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Author Topic: [PULL REQUEST] CORS support  (Read 2867 times)
Gavin Andresen
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January 07, 2011, 07:23:45 PM
 #1

https://github.com/bitcoin/bitcoin/pull/23

Cross Origin Resource Sharing lets servers support cross-origin Javascript. It is supported by the latest browsers (although IE support is... different), and involves sending CORS headers in responses.

Adding this enables Javascript code running in a browser to connect with any bitcoin/bitcoind that allows RPC connections from the browser's IP address and has the right rpc username/password.

Code changes are minimal (4 lines of code to output CORS headers).  Thanks to tcatm for implementing and testing.

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davout
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January 07, 2011, 08:33:01 PM
 #2

Is this going to be enabled by default ?

tcatm
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January 07, 2011, 08:35:44 PM
 #3

Is this going to be enabled by default ?

Yep. It just adds two headers so browsers don't complain when using JSON-RPC across domains.
Gavin Andresen
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January 11, 2011, 12:53:33 PM
 #4

davout said (at the github pull request):

Quote
I think this needs to be explicitly allowed from the bitcoin client side, otherwise any website could start quietly bruteforcing the username/password out of a client.

If you've opened up access to the rpcport, then I don't think CORS support adds any significant vulnerability to password brute-forcing.  I suppose it means a 10-year-old non-programmer can repeatedly enter a username and password into a website to try to brute-force your rpcpassword... but anybody capable of writing or running a script could just write a brute-forcer that doesn't run in a browser.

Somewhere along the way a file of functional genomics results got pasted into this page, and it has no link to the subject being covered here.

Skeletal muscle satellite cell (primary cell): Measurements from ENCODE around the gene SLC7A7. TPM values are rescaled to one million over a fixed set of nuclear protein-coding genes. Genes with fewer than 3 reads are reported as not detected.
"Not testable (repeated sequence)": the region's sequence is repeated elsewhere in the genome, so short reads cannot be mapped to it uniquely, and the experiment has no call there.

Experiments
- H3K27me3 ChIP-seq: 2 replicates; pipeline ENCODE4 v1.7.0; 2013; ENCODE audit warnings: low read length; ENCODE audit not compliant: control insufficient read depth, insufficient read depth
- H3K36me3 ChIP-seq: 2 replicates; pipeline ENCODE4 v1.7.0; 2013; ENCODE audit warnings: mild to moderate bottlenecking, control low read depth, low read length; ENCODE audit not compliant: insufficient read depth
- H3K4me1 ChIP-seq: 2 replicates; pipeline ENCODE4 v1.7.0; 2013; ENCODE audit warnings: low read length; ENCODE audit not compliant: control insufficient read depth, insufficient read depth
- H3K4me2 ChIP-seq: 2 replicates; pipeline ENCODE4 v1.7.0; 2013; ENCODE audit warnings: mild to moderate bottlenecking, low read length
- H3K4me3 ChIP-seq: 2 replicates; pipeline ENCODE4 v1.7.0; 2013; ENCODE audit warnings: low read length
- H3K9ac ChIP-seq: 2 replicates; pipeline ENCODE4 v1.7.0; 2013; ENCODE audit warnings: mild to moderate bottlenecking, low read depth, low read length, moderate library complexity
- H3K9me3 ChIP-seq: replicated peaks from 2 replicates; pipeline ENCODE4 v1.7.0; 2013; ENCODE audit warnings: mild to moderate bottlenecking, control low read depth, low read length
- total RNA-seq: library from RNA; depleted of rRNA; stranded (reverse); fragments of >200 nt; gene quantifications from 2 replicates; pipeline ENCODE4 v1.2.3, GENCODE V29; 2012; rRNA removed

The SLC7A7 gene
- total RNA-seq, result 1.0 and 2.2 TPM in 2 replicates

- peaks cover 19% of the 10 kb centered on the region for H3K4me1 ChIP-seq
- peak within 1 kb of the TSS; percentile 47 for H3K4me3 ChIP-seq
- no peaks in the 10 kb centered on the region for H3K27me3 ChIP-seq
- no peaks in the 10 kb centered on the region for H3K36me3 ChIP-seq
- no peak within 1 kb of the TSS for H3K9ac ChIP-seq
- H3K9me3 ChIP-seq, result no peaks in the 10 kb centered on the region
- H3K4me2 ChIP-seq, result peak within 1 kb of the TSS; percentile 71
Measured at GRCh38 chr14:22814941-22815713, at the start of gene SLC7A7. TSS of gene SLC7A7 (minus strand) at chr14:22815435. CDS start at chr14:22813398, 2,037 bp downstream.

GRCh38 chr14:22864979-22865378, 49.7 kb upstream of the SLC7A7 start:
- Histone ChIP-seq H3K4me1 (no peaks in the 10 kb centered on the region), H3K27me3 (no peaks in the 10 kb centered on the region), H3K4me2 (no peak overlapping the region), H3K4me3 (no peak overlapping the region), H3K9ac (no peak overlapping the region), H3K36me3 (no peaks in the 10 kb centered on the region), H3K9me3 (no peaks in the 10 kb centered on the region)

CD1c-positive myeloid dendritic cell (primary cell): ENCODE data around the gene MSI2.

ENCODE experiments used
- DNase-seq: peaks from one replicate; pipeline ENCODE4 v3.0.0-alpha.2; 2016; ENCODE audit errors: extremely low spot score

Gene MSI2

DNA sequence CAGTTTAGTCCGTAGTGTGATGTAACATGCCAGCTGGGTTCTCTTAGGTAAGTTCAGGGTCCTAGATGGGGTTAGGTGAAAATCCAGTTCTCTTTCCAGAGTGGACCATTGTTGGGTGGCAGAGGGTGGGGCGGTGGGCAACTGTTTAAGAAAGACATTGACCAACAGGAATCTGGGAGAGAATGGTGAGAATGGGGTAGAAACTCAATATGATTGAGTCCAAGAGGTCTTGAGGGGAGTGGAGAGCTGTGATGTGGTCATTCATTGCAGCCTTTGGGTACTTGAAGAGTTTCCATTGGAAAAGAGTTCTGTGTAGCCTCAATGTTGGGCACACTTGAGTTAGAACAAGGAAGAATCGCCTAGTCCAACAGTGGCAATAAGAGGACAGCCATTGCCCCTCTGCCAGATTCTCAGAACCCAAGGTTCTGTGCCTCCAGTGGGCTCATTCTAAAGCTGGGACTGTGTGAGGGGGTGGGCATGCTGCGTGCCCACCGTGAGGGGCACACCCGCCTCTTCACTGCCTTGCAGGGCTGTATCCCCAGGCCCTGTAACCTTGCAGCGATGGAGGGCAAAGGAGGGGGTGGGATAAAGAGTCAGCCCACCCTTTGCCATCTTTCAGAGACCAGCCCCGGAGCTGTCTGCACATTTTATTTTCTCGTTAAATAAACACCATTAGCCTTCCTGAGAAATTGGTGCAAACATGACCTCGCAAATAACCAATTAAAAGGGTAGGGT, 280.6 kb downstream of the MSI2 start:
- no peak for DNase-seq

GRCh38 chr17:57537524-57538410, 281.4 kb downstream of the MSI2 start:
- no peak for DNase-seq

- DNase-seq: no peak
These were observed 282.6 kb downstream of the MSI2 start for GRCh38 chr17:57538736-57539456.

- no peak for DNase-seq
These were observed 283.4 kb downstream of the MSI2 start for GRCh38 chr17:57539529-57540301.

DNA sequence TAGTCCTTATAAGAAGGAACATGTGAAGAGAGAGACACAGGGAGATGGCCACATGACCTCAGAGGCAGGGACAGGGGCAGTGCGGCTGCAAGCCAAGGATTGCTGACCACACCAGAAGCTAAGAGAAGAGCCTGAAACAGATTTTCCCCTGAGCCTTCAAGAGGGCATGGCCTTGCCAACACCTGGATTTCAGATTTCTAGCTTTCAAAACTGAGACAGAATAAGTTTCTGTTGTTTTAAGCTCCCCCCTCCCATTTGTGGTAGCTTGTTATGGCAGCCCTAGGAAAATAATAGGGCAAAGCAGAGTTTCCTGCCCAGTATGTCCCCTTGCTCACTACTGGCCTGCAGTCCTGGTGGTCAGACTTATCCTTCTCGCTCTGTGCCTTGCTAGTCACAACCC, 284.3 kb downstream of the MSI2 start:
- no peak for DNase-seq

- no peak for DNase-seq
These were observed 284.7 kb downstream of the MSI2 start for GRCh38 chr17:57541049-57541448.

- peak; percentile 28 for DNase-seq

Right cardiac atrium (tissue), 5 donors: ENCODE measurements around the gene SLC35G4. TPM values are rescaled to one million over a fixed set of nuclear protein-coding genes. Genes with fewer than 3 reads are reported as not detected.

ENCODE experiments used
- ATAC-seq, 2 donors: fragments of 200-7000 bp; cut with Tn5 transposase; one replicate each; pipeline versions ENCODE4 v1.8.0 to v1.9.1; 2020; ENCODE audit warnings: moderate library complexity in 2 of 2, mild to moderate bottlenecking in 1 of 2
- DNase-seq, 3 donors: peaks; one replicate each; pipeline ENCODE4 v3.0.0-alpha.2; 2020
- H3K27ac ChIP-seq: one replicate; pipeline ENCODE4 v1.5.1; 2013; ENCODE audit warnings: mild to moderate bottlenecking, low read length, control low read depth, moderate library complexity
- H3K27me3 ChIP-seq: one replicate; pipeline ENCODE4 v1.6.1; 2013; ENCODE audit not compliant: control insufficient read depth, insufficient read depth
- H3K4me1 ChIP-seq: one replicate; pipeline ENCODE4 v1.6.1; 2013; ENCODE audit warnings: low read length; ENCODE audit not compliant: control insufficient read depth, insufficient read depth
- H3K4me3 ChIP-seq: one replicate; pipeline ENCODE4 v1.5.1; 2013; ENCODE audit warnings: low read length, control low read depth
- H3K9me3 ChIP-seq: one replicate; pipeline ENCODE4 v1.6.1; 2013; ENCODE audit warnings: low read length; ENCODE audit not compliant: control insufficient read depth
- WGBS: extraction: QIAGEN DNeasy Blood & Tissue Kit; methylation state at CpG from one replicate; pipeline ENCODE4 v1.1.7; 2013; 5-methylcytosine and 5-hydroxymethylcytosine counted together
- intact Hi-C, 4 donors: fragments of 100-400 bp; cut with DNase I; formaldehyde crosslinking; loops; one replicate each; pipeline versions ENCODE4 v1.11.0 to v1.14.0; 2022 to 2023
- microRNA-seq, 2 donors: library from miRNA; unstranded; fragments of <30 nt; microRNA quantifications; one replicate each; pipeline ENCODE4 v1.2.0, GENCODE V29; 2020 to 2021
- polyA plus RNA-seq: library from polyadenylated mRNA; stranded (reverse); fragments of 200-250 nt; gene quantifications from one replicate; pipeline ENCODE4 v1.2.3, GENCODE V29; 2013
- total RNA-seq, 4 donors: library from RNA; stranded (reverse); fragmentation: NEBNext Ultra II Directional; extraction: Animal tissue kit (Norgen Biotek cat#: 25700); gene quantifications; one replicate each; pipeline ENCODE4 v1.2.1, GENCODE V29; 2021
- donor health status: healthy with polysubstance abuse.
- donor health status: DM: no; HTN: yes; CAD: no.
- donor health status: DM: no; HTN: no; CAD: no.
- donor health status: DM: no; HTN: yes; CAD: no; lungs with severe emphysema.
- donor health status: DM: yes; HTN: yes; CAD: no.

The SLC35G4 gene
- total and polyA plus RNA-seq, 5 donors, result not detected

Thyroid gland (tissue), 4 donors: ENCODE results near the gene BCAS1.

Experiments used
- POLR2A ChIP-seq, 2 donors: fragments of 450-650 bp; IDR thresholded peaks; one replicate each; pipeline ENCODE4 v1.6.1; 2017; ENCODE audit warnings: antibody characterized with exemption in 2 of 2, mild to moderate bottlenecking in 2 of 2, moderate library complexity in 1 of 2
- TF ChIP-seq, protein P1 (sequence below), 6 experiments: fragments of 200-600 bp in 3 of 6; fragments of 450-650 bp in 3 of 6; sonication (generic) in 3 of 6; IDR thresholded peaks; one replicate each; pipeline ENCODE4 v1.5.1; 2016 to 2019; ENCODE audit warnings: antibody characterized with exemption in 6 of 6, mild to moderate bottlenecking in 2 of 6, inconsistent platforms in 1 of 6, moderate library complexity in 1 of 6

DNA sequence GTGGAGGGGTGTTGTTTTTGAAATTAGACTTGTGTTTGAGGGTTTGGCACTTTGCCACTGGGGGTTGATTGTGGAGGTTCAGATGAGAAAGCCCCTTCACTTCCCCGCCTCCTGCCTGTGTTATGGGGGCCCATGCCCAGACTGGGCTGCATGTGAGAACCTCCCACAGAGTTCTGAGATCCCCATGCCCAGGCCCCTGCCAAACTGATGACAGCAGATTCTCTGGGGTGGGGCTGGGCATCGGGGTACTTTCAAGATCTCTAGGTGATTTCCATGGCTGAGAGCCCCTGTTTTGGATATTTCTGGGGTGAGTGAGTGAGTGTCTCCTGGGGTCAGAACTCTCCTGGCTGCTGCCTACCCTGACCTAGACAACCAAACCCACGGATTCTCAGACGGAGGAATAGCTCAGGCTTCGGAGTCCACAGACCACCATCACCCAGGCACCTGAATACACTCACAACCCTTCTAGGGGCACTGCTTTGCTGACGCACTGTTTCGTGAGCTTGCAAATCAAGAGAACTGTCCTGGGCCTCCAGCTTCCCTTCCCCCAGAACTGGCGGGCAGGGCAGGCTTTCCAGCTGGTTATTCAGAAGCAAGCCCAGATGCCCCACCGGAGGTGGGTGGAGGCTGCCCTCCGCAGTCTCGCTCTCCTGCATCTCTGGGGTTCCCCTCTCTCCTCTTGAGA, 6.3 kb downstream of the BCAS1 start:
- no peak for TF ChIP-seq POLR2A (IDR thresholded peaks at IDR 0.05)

And, come to think of it, turning on CORS explicitly wouldn't stop the ten-year-old, either: they could just repeatedly browse to URL  http://your-bitcoind-machine:8332/ and try different usernames/passwords.

Also, bitcoind already has anti-brute-forcing code.

The only security vulnerability I could imagine with CORS is that it might encourage people to add:
  rpcallowip=*
... to their bitcoin.conf, so they can connect to bitcoin from any IP address.  And I worry that they might not bother to setup SSL, in which case their rpc username/password will be sent across the net in the clear.

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davout
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January 11, 2011, 01:12:51 PM
 #5

Well, what I'm saying is that if the bitcoin client is freely accessible from a script on my page, I can poke admin/password at every single visitor that passes and manage to rob 2% of them.

tcatm
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January 11, 2011, 04:59:29 PM
 #6

Another idea: Force SSL by default and don't add CORS (doesn't work well over SSL anyway), then use a proxy like SSLserver.py from js-remote that serves the Javascript UI and proxies RPC calls through another SSL connection.